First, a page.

Reasons for poorer than expected weed control are often varied and complicated but a factor in their performance is spray water quality, as Farmers Guide finds out in this special report. Resistance and loss of actives are well known impediments to successful herbicide programmes in all crops, but a factor that’s often overlooked is spray water quality.
Many of the active ingredients that are routinely used to control key weeds in all crops are highly susceptible to the properties of hard water. Addressing this issue will improve control rates by ensuring the active ingredient is delivered in its active chemical form and functions as it should inside the target weed species, says De Sangosse technical manager, Rob Suckling.
“When you consider that left uncorrected, hard water can de-activate certain herbicides, ultimately reducing the dose of active delivered by as much as 30 per cent, you realise what an impediment to performance it can be. Glyphosate manufacturers have long supported the use of a water conditioner, such as X-Change, to maintain the required level of efficacy and new stewardship guidelines from the Weed Resistance Action Group (WRAG) endorse this position,” says Mr Suckling.
Water hardness is often confused with pH, but it is important to separate these two properties as their effects on pesticides are very different, and it is the former that causes most concern.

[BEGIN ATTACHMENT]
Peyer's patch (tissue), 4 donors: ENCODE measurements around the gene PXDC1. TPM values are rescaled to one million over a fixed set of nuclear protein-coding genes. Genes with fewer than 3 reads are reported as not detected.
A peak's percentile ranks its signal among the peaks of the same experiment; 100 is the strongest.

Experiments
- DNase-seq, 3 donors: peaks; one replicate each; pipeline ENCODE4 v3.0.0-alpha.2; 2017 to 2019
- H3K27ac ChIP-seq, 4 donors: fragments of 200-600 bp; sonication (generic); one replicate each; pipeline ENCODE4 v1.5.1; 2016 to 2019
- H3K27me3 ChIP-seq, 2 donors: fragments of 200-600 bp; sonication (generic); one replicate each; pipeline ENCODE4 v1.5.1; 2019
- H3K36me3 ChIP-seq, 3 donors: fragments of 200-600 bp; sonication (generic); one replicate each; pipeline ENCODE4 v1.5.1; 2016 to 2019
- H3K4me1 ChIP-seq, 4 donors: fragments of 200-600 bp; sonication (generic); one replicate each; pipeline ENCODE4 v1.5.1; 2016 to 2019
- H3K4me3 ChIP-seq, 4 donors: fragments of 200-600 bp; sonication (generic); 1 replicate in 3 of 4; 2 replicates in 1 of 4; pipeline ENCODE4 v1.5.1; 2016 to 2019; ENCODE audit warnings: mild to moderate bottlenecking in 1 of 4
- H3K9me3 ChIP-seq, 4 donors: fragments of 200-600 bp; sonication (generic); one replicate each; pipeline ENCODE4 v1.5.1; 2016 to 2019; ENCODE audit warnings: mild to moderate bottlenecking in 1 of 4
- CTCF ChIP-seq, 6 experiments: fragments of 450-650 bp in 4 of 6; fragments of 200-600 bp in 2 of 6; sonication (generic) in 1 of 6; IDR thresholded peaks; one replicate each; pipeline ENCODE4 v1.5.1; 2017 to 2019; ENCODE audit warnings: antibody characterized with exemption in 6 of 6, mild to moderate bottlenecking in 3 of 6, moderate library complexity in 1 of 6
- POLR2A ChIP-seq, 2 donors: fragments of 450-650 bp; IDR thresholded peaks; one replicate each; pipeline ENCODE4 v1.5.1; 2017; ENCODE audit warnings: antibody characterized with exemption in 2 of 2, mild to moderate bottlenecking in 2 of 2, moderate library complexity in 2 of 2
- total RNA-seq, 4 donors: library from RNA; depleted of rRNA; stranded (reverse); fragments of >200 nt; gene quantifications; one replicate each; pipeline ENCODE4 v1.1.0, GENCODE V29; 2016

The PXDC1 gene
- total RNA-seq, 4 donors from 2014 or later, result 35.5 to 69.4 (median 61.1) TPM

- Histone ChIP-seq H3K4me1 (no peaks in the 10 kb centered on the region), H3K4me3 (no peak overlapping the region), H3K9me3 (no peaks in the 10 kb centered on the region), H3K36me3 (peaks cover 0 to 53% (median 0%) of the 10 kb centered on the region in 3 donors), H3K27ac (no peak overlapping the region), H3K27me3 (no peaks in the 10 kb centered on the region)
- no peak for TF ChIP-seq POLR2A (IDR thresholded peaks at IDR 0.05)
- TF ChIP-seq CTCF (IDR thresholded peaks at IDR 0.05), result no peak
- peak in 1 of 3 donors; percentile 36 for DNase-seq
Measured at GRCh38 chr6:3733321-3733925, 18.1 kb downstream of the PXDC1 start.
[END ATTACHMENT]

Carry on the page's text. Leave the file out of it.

Hard water is primarily the result of high calcium carbonate levels, but other soil minerals such as magnesium and iron also contribute to hard water. These mineral salts dissolve in water and release ‘cations’ that can bind with the herbicide in a chemical reaction that renders the herbicide less biologically active.
A recent survey of water hardness has highlighted just how severe the issue is, particularly to those in the east. Approximately 60 per cent of the UK is affected by ‘hard’ (more than 200mg/litre calcium carbonate (CaCO₃)) or ‘very hard’ (more than 300mg/litre CaCO₃) water but it is the east of England that is most heavily affected (see map).
Using data obtained from local water authorities, Ipswich was identified as the town with the hardest water at 423 milligrams of calcium carbonate per litre. This is 44mg/litre higher than Colchester, the second hardest water town in the UK. Boston (363mg/litre), Luton (360mg/litre), Norwich (359mg/litre) and Watford (358mg/litre) are also heavily affected. In contrast, water in Scotland and Cornwall is considered soft with a calcium carbonate concentration typically below 100mg/litre.
These naturally occurring soil minerals are collected as surface or ground water moves over or through the ground on route to the tap. A greater concentration of cations in the water leads to a higher percentage of herbicide lock-up. In a similar way that limescale forms in a kettle, these salts go through a change of state as the solution dries on the leaf surface taking on a solid form that is unable to penetrate the leaf surface.
The extent to which a herbicide is negatively affected can be determined by the strength of its acidity in solution. This is measured using the pKa scale. The lower the pKa value, the more acutely affected it is by hard water. Herbicides with a low pKa value are generally accepted to be at risk of significant lock-up.